British conceptual artist Gillian Wearing has created a bronze statue honoring the late photographer Diane Arbus. The statue is presented by Public Art Fund and will be in Doris C. Freedman Plaza in Central Park in New York City until August 14, 2022.
‘In her bronze ‘Diane Arbus,’ we see the posthumous homage to a pioneering artist by another from a different time and place,’ says Public Art Fund Artistic and Executive Director Nicholas Baume. ‘We also see a modest, unassuming figure, standing at the entrance to Central Park, recognizable by the most distinctive attribute of her public self: her Rolleiflex camera.’
The life-size statue is presented at street level without a base. It includes a plaque that includes a quote from Arbus herself. ‘If you scrutinize reality close enough, if in some way you really, really get to it, it becomes fantastic.’
To create the statue, Gillian Wearing used a lost-wax casting process. Wearing did research and worked from many source photographs to create the final bronze statue. In 2008, Wearing created a photograph, ‘Me as Arbus,’ in which Wearing dressed up convincingly as Arbus.
Of the statue, Public Art Fund said, ‘Wearing’s personal tribute to another artist offers a new way to think about and present a public monument while prompting us to reflect on who gets chosen to be the subject of a public sculpture.’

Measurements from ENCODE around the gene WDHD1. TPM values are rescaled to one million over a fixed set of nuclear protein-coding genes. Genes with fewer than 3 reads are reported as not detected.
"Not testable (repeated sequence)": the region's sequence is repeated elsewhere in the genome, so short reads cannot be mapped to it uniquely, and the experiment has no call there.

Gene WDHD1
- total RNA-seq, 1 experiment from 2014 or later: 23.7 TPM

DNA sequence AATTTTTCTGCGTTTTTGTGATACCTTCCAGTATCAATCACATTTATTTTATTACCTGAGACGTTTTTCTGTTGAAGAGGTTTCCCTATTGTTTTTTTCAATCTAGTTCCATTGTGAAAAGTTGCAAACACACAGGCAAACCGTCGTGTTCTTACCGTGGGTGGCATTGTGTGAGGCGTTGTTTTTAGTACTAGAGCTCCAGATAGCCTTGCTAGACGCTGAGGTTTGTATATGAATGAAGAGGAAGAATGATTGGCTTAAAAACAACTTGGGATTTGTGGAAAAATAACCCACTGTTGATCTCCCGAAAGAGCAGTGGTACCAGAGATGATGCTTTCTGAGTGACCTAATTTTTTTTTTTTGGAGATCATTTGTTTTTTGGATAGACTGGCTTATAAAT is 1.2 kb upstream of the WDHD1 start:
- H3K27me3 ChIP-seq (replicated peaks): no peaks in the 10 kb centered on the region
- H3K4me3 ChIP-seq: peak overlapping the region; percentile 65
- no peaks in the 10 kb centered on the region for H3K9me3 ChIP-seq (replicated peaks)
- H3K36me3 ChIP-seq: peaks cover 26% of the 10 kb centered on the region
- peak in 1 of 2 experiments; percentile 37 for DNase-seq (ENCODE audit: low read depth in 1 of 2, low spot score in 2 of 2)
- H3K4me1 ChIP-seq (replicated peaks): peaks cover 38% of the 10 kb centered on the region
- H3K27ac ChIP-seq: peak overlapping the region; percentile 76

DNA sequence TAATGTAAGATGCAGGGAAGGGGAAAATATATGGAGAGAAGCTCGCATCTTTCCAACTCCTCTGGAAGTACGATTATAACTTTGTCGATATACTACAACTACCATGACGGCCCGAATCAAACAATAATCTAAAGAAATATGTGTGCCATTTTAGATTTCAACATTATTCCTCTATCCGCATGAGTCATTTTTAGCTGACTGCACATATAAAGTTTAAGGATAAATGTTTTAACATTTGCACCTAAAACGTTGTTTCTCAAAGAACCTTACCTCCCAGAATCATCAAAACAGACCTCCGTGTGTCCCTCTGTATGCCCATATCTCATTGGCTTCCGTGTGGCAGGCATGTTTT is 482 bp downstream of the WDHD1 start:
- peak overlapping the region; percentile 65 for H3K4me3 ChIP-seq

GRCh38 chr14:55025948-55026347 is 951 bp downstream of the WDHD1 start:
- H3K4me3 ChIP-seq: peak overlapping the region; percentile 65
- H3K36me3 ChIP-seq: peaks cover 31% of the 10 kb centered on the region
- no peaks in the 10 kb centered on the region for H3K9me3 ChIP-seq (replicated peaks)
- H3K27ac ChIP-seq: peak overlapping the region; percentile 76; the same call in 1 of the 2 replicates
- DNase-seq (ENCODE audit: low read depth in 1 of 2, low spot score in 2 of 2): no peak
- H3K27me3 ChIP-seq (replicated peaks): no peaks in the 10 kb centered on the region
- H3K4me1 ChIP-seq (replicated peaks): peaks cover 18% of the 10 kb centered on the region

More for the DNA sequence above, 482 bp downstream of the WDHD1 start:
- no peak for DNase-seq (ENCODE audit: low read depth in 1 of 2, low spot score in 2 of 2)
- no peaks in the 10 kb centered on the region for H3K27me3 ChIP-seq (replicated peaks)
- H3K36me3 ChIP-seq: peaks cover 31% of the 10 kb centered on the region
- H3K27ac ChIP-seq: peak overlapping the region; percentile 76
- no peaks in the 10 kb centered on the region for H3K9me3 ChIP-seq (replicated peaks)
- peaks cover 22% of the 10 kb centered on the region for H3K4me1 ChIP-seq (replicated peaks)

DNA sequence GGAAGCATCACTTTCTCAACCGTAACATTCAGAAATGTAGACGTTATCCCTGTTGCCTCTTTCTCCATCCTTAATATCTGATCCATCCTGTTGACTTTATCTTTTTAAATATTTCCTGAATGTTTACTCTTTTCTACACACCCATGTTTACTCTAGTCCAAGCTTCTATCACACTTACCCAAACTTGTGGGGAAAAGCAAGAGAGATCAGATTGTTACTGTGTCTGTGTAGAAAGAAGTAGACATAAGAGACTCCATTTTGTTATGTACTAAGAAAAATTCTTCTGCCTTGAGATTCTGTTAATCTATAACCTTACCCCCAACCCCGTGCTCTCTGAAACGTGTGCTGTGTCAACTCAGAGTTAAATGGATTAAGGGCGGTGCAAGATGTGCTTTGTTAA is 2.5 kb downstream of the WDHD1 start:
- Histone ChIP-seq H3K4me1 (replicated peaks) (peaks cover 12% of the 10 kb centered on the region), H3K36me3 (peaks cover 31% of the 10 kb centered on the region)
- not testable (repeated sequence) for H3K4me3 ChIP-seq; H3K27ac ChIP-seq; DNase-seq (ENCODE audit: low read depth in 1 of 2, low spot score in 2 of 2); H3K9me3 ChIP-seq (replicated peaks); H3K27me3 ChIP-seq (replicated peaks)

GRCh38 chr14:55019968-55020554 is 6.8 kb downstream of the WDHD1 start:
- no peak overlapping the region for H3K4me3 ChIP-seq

It’s unfortunately rare that a female artist is honored with a public sculpture. Arbus herself hasn’t been discussed enough, given her contributions to photography and art. It wasn’t until 2018, 46 years after her tragic death at age 48, that she was given an official obituary in The New York Times as part of the publication’s ‘Overlooked‘ series of obituaries for people who had been overlooked at the time of their death.
An excerpt of Arbus’s obituary in 2018 reads:
‘Diane Arbus was a daughter of privilege who spent much of her adult life documenting those on the periphery of society. Since she killed herself in 1971, her unblinking portraits have made her a seminal figure in modern-day photography and an influence on three generations of photographers, though she is perhaps just as famous for her unconventional lifestyle and her suicide…After decades of intense examination of her work and life, perhaps there is room to understand Arbus as a woman driven by artistic vision as well as personal compulsion, and her photographs as documents of empathy as well as exploitation. Arbus herself hinted at the difficulty of understanding and interpreting images.’
The obituary also included a quote from Arbus, ‘A photograph is a secret about a secret. The more it tells you the less you know.’ You can learn more about Diane Arbus in the ‘Masters of Photography’ documentary from 1972 below.
Image credits: Photos courtesy of Nicholas Knight and the Public Art Fund, used with permission
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